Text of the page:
Now that you have the certificate files, edit your domain virtual host configuration as follows:

<VirtualHost *:80>   ServerName
Redirect permanent /  </VirtualHost>
<VirtualHost *:443>  ServerName

Protocols h2 http:/1.1

<If "%{HTTP_HOST} == ''">  Redirect permanent /  </If>

DocumentRoot /var/www/
CustomLog ${APACHE_LOG_DIR}/ combined

SSLEngine On  SSLCertificateFile /etc/letsencrypt/live/  SSLCertificateKeyFile /etc/letsencrypt/live/
# Other Apache Configuration


With the above configuration, we force HTTPS and redirect from www to non-www version. Adjust easily to adjust the settings to suit your needs.

To apply the changes, reload the Apache service:

sudo systemctl reload apache2

You can now open your website using https:// and you will notice a green lock icon.

If you test your domain using SSL Labs Server Test, you will get an A+ grade as shown below:


Allow encrypted certificates to be valid for 90 days. To automatically renew certificates before they expire, the certbot package creates a cronjob that runs twice a day and automatically renews each certificate 30 days before they expire.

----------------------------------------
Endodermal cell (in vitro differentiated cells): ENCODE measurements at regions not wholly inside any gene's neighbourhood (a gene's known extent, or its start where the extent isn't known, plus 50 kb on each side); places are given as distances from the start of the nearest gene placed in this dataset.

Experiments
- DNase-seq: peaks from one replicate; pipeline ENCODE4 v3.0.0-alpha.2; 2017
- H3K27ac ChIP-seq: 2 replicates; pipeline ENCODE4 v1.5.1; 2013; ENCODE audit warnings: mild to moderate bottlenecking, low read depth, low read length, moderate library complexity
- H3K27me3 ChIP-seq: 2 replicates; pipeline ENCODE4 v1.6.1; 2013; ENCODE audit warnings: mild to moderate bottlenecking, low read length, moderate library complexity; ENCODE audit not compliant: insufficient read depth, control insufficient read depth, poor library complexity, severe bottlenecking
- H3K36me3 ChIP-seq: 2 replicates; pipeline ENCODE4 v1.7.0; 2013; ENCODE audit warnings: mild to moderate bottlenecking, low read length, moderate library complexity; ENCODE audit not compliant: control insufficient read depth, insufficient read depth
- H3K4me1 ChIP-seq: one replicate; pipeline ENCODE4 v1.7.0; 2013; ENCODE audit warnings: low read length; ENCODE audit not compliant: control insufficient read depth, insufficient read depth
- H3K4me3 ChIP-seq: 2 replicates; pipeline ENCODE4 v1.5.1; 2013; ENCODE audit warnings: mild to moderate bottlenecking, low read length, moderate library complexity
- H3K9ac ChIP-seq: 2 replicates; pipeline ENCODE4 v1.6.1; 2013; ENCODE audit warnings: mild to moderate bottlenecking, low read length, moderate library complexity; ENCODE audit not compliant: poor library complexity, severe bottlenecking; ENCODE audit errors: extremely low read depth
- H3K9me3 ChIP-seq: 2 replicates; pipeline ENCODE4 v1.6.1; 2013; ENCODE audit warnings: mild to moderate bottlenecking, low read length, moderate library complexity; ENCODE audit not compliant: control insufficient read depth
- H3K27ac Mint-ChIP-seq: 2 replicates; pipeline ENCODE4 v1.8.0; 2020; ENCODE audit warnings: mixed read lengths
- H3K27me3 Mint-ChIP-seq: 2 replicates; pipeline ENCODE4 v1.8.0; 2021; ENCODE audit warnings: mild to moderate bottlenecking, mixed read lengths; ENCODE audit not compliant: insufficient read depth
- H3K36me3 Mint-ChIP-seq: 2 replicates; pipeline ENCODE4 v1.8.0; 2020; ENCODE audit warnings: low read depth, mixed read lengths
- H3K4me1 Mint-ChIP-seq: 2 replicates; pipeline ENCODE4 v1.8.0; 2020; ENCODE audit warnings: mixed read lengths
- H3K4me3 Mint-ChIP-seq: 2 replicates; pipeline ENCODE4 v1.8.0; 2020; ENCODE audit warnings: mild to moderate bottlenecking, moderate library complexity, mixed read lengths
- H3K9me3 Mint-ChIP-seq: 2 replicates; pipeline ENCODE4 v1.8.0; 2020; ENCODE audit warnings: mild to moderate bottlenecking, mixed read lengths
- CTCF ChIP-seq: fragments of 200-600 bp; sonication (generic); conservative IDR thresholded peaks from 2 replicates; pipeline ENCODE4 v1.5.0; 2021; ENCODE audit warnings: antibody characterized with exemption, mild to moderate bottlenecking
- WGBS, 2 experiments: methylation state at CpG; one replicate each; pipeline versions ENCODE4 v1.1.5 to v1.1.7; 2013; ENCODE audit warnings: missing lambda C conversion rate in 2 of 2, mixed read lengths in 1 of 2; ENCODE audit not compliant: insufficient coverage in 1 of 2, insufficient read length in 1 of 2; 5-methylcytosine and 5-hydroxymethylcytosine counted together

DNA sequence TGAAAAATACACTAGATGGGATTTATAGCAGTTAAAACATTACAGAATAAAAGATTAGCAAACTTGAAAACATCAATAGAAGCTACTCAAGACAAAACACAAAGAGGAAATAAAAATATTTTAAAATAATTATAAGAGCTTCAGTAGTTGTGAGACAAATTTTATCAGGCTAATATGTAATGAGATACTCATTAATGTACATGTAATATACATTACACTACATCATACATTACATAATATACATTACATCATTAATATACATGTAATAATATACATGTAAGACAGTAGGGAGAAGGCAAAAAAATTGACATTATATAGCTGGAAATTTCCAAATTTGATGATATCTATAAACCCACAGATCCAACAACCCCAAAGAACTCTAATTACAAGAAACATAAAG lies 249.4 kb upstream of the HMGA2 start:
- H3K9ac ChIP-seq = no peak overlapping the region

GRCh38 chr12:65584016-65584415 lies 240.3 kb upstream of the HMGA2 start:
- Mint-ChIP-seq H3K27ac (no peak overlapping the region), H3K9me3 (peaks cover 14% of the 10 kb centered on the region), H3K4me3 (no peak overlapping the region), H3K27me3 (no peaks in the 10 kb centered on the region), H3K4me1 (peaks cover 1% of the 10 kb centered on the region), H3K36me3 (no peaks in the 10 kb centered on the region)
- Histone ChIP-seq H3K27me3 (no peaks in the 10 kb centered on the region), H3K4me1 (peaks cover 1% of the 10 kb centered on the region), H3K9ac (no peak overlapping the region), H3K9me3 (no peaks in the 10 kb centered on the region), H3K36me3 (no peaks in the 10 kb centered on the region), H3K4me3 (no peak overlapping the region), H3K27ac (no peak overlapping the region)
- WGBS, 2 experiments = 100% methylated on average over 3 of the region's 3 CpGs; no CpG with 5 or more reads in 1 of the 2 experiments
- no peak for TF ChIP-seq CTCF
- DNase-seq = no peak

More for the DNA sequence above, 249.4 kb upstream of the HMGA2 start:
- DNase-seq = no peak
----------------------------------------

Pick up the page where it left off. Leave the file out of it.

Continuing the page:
After renewing the certificate, we have to download the Apache service. Add the –ren-hook “systemctl reload apache2” attachment to the /etc/cron.d/certbot file so that it looks like this:

۰ */۱۲ * * * root test -x /usr/bin/certbot -a \! -d /run/systemd/system && perl -e 'sleep int(rand(3600))' && certbot -q renew --renew-hook "systemctl reload apache2"

To test the renewal process, you can use the certbot –dry run switch

sudo certbot renew --dry-run

If there is no error, it means that the renewal process was successful.